For those who have been wrongfully damaged by another party, tort law offers civil legal remedies, typically in the form of monetary compensation or injunctive relief (the court directing one party to perform certain acts or refrain from performing others). Continue reading to discover more about bringing a civil action for domestic abuse.
Criminal Cases Do Not Preclude a Victim from Filing a Civil Lawsuit
It’s a prevalent fallacy that a person cannot be tried in civil court for the same claim after being tried in criminal court. That is untrue. Consider the Goldman v. Simpson case. Although Ron Goldman’s murderer O.J. Simpson was found not guilty in a criminal trial, Goldman’s parents successfully sued Simpson in a civil court for monetary damages.
You can still file a civil lawsuit against your abuser even if they have already been found guilty of a crime or you have a restraining order against them. Only when there are several criminal charges for the same offense does the idea of double jeopardy apply; this is not the situation in civil proceedings.
A family member being sued
Historically, courts have prohibited family members from bringing tort claims against one another. Concerns about the breakdown of the family were the driving force for this statute. Today, the majority of state courts have abandoned this practice on the grounds that if family members have tort claims against one another, the family structure has likely already disintegrated and the aggrieved parties should be allowed to present their case in court.
Currently, Louisiana is the only state in the U.S. that still forbids spouses from suing one another, with certain exceptions. Spouses may, nevertheless, bring deliberate tort claims against one another. Any intentional wrongdoing that results in injury to another person is referred to as an intentional tort. Due to the fact that many types of domestic violence are intentional torts, such as battery, assault, and psychological abuse, they may give rise to legal claims even in jurisdictions where family-related lawsuits are typically prohibited. If the abuser was stalking, threatening, or causing property damage, another tort action called intentional infliction of emotional distress may also be brought.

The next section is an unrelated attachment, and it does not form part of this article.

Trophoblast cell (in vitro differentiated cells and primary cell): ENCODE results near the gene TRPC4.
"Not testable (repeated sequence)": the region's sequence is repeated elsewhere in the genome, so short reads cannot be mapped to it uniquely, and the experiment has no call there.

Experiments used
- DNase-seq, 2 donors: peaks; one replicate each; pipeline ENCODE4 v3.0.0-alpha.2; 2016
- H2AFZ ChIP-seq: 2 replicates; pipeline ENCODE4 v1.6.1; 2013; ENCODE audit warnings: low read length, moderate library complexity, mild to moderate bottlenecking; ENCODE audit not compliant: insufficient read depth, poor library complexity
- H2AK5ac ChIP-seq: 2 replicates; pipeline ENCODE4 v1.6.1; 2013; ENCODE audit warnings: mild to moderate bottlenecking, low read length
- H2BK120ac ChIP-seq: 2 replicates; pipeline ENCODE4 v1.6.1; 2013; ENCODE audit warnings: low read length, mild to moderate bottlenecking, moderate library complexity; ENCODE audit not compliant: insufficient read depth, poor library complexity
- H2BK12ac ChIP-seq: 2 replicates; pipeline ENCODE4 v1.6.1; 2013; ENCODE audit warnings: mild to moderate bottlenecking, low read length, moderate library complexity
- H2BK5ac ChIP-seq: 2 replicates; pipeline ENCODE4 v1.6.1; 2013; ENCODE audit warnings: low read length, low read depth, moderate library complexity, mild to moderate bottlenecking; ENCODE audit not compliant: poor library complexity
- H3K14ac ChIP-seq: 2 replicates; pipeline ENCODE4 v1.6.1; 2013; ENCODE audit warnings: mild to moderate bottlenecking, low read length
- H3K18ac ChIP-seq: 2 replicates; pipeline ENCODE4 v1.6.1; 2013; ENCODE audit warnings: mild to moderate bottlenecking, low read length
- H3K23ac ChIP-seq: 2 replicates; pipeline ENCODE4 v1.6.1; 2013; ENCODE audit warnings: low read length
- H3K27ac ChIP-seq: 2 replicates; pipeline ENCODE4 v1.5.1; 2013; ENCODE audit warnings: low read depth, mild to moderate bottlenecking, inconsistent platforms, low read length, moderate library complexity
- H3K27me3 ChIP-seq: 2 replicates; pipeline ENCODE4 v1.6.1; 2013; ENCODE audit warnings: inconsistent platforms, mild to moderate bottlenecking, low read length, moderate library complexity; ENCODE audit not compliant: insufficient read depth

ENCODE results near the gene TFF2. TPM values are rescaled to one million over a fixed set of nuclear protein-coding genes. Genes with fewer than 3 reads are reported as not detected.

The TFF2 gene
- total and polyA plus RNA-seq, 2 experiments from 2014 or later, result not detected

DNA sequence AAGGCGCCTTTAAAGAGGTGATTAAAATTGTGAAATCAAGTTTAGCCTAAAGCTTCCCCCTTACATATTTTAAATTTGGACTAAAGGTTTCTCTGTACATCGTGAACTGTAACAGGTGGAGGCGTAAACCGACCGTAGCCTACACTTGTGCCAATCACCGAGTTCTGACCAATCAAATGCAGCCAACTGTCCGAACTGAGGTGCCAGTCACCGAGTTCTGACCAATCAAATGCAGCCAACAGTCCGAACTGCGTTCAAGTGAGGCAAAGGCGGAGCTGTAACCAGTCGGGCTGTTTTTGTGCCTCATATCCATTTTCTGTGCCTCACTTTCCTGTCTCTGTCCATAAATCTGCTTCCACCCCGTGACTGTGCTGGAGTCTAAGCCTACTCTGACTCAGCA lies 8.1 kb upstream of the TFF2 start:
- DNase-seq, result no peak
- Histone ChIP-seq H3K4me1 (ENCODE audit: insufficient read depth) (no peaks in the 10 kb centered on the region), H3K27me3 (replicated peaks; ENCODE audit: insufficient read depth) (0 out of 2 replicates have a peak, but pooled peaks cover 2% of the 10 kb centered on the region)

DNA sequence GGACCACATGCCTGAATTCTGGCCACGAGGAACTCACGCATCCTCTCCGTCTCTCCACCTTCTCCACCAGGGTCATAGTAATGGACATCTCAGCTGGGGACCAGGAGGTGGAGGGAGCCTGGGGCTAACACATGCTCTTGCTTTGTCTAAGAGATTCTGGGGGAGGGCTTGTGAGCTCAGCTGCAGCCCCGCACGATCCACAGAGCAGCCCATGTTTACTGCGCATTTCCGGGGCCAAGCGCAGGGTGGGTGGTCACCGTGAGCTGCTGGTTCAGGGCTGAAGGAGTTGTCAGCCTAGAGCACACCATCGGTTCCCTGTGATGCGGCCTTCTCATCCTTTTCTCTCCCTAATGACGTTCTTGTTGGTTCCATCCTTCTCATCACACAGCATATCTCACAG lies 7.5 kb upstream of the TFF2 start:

Prior to filing a domestic violence lawsuit, things to think about
Victims of domestic violence are frequently deprived of their sense of control and their means of expressing their emotions. Suing you can give your abuser emotional relief and a sense of control. Victims of domestic violence may be eligible for the following forms of damages:
Distress and suffering
Punitive damages, which are only permitted in particular states.
Remember that any lawsuit involves a huge lot of stress. Due to the pressure on familial ties, lawsuits involving family members can be considerably more unpleasant. For victims, it is frequently difficult enough to simply call the police or request a restraining order against their abusers. It might be as difficult to prosecute the abuser in court. Victims may, however, be prepared to fight back if they become aware of their predicament. Taking their abuser to court may provide victims with some measure of closure—a means to put the past behind them and begin again.
It can be highly expensive to litigate. But courts have the power to order the abuser to cover your costs. Although it is uncommon in these kinds of situations, lawyers may accept contingency fees in claims involving monetary damages. You won’t have to pay an attorney under this fee agreement if you hire them to represent you if you win the lawsuit. To put it clearly, it matters if your abuser has the financial means or other assets necessary to cover damages when deciding whether to pursue a domestic violence lawsuit.